Marc Faber is the editor and publisher of "The Gloom, Boom & Doom Report" and founder of Marc Faber Limited, an investment advisory and portfolio management firm, based in Hong Kong. He is also a keynote speaker at the upcoming Inside ETFs conference in January. ETF.com recently sat down with Faber to hear his thoughts on key macroeconomic and market themes.
ETF.com: I want to get your take on oil prices. They're tanking, seemingly every day, with WTI hitting less than $35 earlier this week. Is this something you see continuing?
Marc Faber: It can go down to lower levels for a brief period of time. We were at $147 in July 2008, and by December 2008, we dropped to $32. And then we rebounded from it. Markets are volatile; anything can happen. But from a demand/supply point of view, the equilibrium price is probably between $40 and $60.
ETF.com: You've been a critic of the Fed and its policies. Do you think the latest interest-rate hike was the right thing to do?
Faber: The best would be to have no monetary interventions. In other words, as Milton Friedman pointed out, to have a steady growth in money supply, fixed by the constitution at 2% or 3% per annum. We don't need a central planning authority to intervene and buy assets and boost the money supply or slow down the growth of money supply.
I'm against these constant interventions in the price of credit with monetary policies, but if they're going to do them, they should have raised rates in 2011 and 2012 when economic growth was much stronger than it is now. Right now, the global economy is slowing down meaningfully, so they should not have increased interest rates. But they did so to maintain some credibility.
The global economy is probably already in recession now. It will be more obvious in the U.S. in March or June of next year. At that time, the Fed will say, "Well, we didn't want to increase interest rates, but there was pressure on us to do so. So we increased them, and now we have a recession, and now we have to cut them again and flood the market with QE4."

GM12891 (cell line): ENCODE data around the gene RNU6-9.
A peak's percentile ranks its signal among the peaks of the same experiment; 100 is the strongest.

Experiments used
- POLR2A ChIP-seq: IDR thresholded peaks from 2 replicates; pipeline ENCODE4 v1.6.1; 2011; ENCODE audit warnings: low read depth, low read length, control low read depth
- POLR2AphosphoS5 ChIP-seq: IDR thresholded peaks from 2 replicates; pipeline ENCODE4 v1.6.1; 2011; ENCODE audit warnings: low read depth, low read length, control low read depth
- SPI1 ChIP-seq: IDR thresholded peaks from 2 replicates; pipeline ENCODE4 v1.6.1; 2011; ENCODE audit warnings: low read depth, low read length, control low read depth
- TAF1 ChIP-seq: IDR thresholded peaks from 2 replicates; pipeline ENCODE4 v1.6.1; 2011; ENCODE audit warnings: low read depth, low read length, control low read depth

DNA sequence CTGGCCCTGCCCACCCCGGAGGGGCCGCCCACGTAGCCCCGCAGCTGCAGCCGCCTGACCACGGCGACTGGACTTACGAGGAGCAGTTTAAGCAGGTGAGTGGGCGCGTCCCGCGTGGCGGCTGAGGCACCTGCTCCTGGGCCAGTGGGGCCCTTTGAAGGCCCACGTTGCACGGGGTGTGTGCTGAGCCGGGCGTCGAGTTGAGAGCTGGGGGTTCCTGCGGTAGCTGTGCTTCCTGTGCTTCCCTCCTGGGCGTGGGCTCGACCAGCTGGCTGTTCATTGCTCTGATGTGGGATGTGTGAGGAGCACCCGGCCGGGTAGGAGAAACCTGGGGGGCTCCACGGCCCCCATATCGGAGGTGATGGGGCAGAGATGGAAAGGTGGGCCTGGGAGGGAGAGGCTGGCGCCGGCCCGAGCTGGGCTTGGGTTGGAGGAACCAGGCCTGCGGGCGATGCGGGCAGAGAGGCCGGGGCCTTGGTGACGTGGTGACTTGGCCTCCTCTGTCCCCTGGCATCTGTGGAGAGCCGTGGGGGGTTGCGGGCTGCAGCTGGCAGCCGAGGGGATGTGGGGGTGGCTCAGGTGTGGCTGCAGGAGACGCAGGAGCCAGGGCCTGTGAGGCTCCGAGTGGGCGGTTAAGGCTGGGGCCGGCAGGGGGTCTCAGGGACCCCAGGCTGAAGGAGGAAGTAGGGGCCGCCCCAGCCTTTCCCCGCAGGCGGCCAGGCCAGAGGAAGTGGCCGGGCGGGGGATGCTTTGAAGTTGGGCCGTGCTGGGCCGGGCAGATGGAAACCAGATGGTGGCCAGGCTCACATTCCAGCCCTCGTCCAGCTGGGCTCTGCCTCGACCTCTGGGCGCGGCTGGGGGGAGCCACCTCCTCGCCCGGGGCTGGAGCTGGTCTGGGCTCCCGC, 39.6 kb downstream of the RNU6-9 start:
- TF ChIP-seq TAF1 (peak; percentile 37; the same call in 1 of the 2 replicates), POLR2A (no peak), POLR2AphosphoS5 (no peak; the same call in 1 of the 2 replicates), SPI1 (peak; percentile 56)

They'll use whatever happens as an excuse to cut rates again and engage, as [ECB President] Draghi is currently doing, in unlimited purchases of assets.
ETF.com: So you see this interest-rate hike backfiring, and eventually the Fed is going to have initiate quantitative easing again down the line?
Faber: The global economy isn't really affected by a 25 basis point increase in interest rates. But I believe the Fed will point to that as the reason for the coming recession.
They basically view money printing as good and tightening as bad. The economy is slowing down meaningfully. When the Fed realizes the economy is in recession, they will cut again.
ETF.com: If the Fed is forced to backtrack on interest rates, that can't be good for stocks, right?
Faber: It's not good for the stock market. If you look at valuations of U.S. stocks relative to valuations in other markets, the U.S. stock market has big downside risk.
ETF.com: Do you see value in the emerging market stock market after they've come down so much?
Faber: There is value here and there. But in general, considering the slowdown I'm expecting, there's no hurry to buy these emerging markets. You can wait for another six months or so.
If you said, "Marc, here's $1 million. You have to choose, and you can only choose one thing: You can buy the U.S. stock market or you can buy emerging market stocks." If this was an investment for the next five to 10 years, I would say to buy emerging market stocks.
ETF.com: What areas are you bullish on?
Faber: Around the world, there is still opportunity in real estate. Not at the highest end. For example, in Los Angeles, some areas like Beverly Hills are very pricey. Young people can't go and live there; it's out of the question.